TORONTO (Reuters) - Canada’s economy added 79,500 jobs in November on gains in both full-time and part-time employment, Statistics Canada said on Friday. The jobless rate fell to 5.9 percent, while the participation rate was unchanged at 65.7 percent.
The Canadian economy grew at an annualized rate of 1.7 percent in the third quarter on the strength of household final consumption expenditure, official government data showed.
Market reaction: CAD/
MICHAEL DOLEGA, SENIOR ECONOMIST AT TORONTO-DOMINION BANK
“The jobs numbers were quite surprising to the upside in terms of our expectations. It’s a pretty phenomenal number as far as the Canadian economy is concerned at this point.”
“It seems that confidence is actually quite good, despite the Bank of Canada raising rates and despite NAFTA negotiations dragging on. There’s a lot of uncertainty related to NAFTA obviously but it’s not showing up in the numbers, and particularly what struck me was the manufacturing print on jobs, the sector added over 20,000 jobs which is quite incredible considering the fact that there is so much uncertainty surrounding the economy and particularly that export-sensitive sector that is so dependant on U.S. demand and access to U.S. markets.”
“(The GDP numbers were) more or less on par with what we were thinking, maybe a touch above, but certainty not to the same extent that the employment numbers surprised.”
“Especially with wage growth picking up even more and unemployment dropping to 5.9 (percent) it certainly firms the idea that there are more near-term hikes than previously anticipated. We are looking at potentially earlier than before. We’re thinking about putting in the Q1 call (for a Bank of Canada hike) at this point.”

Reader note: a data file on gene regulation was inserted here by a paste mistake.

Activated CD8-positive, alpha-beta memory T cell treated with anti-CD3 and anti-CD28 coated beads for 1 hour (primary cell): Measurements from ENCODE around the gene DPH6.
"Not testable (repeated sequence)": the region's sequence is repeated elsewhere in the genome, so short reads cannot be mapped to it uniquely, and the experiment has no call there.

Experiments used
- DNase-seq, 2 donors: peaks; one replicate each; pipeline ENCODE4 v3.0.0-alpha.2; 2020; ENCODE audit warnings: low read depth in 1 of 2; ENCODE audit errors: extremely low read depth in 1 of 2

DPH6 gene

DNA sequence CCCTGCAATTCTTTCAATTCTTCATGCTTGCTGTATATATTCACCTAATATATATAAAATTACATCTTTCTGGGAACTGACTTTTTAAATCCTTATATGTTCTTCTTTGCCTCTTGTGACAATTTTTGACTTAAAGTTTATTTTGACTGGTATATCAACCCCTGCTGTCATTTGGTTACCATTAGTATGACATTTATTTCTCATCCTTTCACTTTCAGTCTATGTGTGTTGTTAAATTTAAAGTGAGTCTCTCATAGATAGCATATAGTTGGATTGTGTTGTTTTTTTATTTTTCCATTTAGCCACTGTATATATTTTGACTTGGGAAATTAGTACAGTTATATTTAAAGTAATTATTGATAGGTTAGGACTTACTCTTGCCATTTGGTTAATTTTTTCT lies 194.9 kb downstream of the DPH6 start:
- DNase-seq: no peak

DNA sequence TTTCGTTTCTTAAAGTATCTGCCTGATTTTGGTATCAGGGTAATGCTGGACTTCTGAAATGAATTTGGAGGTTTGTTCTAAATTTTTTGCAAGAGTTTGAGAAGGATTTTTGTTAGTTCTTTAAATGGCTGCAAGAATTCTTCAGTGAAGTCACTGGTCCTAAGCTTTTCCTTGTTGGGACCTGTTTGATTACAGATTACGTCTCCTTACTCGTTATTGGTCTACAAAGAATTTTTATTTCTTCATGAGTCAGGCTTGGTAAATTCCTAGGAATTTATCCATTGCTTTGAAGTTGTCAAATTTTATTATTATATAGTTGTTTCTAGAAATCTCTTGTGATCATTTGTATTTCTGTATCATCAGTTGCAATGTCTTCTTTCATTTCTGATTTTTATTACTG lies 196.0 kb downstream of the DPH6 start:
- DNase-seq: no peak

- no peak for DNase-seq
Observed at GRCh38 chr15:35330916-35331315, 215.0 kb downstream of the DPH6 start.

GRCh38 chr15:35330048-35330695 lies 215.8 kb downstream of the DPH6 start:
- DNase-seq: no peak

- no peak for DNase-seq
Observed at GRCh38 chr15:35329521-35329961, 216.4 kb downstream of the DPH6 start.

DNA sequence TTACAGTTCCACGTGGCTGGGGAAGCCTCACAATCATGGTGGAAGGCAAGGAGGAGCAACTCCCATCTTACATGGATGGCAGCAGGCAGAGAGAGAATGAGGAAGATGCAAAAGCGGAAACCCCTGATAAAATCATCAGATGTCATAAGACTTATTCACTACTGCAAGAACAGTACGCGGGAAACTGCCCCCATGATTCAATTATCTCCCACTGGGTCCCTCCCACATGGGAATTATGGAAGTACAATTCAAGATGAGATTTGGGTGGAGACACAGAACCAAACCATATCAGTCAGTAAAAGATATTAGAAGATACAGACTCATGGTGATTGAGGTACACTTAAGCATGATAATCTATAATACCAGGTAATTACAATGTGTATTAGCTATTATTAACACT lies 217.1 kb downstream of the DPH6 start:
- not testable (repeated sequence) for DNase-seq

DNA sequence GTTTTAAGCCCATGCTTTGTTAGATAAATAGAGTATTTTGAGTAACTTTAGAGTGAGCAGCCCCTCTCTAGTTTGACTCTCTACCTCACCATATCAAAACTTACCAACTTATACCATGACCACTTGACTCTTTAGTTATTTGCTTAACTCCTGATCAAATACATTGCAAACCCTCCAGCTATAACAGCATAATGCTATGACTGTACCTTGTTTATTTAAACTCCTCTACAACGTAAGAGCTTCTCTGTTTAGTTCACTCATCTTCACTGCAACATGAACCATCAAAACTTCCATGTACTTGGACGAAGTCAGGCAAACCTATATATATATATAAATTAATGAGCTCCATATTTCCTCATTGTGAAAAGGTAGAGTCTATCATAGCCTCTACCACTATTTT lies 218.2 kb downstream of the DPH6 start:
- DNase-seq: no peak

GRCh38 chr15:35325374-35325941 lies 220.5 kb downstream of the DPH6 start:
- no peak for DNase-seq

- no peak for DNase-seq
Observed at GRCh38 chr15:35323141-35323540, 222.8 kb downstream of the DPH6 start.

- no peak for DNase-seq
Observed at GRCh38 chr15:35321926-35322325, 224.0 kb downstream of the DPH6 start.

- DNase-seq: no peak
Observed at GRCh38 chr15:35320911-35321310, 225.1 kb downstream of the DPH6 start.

“This was another barn burner of a jobs report for Canada... For Bank of Canada, this certainly means the economy is doing quite well and pumping out a lot of jobs, the risks of rising inflation are increasing, given the low jobless rate and wage growth is picking up.
“The tone of their statement (from their meeting on Dec. 6) could be a little more upbeat, perhaps a little less cautious, suggesting the bank needs to raise interest rates in the new year. We believe the bank will hold off until March because inflation is quite low, there are still risks out there, especially relating to trade.
“The GDP numbers were a modest payback from the exceptional run of activity we’ve been seeing in the previous year.”
DEREK HOLT, VP & HEAD OF CAPITAL MARKETS ECONOMICS AT SCOTIABANK
“Very strong data, the labor miracle in Canada continues. The wage numbers were also bullish. I think the broad takeaway is the wage and price cycle continues to turn more hawkish.”
Reporting by Fergal Smith, Nichola Saminather and Alastair Sharp; Editing by Denny Thomas